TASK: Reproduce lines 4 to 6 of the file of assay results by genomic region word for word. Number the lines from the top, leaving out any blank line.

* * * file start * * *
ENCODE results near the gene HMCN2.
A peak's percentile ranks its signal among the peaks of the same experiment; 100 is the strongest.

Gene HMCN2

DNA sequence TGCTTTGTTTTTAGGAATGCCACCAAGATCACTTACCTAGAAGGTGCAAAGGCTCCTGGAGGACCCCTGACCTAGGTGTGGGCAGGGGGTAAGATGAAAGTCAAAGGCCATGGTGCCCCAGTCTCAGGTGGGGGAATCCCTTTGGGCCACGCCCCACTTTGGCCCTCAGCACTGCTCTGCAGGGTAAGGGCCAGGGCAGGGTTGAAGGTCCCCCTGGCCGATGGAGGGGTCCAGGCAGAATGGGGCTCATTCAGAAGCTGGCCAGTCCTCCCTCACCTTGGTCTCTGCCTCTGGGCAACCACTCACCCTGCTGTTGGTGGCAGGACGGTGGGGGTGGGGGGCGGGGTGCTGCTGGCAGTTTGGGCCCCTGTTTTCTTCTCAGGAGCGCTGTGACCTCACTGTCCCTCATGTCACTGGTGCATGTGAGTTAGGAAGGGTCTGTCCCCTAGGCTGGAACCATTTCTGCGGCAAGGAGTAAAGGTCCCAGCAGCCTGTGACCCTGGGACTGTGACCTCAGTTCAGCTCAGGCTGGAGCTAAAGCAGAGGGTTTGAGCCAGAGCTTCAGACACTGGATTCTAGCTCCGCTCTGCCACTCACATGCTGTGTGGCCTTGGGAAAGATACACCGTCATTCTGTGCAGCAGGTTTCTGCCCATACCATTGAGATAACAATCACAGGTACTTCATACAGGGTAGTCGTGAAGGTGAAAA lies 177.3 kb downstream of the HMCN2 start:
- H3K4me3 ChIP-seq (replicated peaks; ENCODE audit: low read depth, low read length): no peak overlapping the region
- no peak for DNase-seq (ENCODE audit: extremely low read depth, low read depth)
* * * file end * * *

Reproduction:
DNA sequence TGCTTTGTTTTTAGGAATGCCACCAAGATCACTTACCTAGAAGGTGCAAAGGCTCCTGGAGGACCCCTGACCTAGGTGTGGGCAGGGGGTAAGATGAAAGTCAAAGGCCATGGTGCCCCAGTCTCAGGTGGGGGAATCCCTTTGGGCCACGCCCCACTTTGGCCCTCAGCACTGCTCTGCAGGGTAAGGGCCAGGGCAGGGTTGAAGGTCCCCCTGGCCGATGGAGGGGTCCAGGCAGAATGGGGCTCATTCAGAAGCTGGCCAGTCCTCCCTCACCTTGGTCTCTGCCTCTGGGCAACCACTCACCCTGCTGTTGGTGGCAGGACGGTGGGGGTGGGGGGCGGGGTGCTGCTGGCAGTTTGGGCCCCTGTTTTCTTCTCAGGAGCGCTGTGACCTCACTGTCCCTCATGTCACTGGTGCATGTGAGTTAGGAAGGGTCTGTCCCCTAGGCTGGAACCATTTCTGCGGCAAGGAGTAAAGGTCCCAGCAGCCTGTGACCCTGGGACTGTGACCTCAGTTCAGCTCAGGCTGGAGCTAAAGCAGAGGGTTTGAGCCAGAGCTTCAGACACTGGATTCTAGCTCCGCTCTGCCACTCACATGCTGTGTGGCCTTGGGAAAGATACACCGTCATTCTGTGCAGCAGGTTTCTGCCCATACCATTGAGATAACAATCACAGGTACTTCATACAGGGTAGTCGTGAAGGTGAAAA lies 177.3 kb downstream of the HMCN2 start:
- H3K4me3 ChIP-seq (replicated peaks; ENCODE audit: low read depth, low read length): no peak overlapping the region
- no peak for DNase-seq (ENCODE audit: extremely low read depth, low read depth)